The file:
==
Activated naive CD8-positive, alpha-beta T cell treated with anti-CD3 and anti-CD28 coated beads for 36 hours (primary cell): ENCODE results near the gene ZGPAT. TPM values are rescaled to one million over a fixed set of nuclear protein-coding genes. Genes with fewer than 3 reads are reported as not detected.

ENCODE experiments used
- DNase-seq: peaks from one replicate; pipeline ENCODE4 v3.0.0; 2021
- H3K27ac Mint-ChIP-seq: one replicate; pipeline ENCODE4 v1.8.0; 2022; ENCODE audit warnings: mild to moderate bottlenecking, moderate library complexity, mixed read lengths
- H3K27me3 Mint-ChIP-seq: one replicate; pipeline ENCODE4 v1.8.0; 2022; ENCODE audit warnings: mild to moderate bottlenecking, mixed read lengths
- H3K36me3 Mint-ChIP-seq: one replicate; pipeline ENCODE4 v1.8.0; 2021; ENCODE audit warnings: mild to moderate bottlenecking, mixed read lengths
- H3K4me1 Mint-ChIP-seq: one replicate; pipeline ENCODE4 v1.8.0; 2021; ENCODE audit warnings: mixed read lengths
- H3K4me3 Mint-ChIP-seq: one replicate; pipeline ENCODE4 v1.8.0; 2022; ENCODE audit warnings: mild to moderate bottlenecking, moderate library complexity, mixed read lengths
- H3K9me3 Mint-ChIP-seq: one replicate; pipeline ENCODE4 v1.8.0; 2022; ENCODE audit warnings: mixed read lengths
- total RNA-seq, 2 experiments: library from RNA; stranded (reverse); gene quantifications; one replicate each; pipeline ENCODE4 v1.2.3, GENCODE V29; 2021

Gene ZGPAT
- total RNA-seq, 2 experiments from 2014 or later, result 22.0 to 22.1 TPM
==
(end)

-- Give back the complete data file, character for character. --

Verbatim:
Activated naive CD8-positive, alpha-beta T cell treated with anti-CD3 and anti-CD28 coated beads for 36 hours (primary cell): ENCODE results near the gene ZGPAT. TPM values are rescaled to one million over a fixed set of nuclear protein-coding genes. Genes with fewer than 3 reads are reported as not detected.

ENCODE experiments used
- DNase-seq: peaks from one replicate; pipeline ENCODE4 v3.0.0; 2021
- H3K27ac Mint-ChIP-seq: one replicate; pipeline ENCODE4 v1.8.0; 2022; ENCODE audit warnings: mild to moderate bottlenecking, moderate library complexity, mixed read lengths
- H3K27me3 Mint-ChIP-seq: one replicate; pipeline ENCODE4 v1.8.0; 2022; ENCODE audit warnings: mild to moderate bottlenecking, mixed read lengths
- H3K36me3 Mint-ChIP-seq: one replicate; pipeline ENCODE4 v1.8.0; 2021; ENCODE audit warnings: mild to moderate bottlenecking, mixed read lengths
- H3K4me1 Mint-ChIP-seq: one replicate; pipeline ENCODE4 v1.8.0; 2021; ENCODE audit warnings: mixed read lengths
- H3K4me3 Mint-ChIP-seq: one replicate; pipeline ENCODE4 v1.8.0; 2022; ENCODE audit warnings: mild to moderate bottlenecking, moderate library complexity, mixed read lengths
- H3K9me3 Mint-ChIP-seq: one replicate; pipeline ENCODE4 v1.8.0; 2022; ENCODE audit warnings: mixed read lengths
- total RNA-seq, 2 experiments: library from RNA; stranded (reverse); gene quantifications; one replicate each; pipeline ENCODE4 v1.2.3, GENCODE V29; 2021

Gene ZGPAT
- total RNA-seq, 2 experiments from 2014 or later, result 22.0 to 22.1 TPM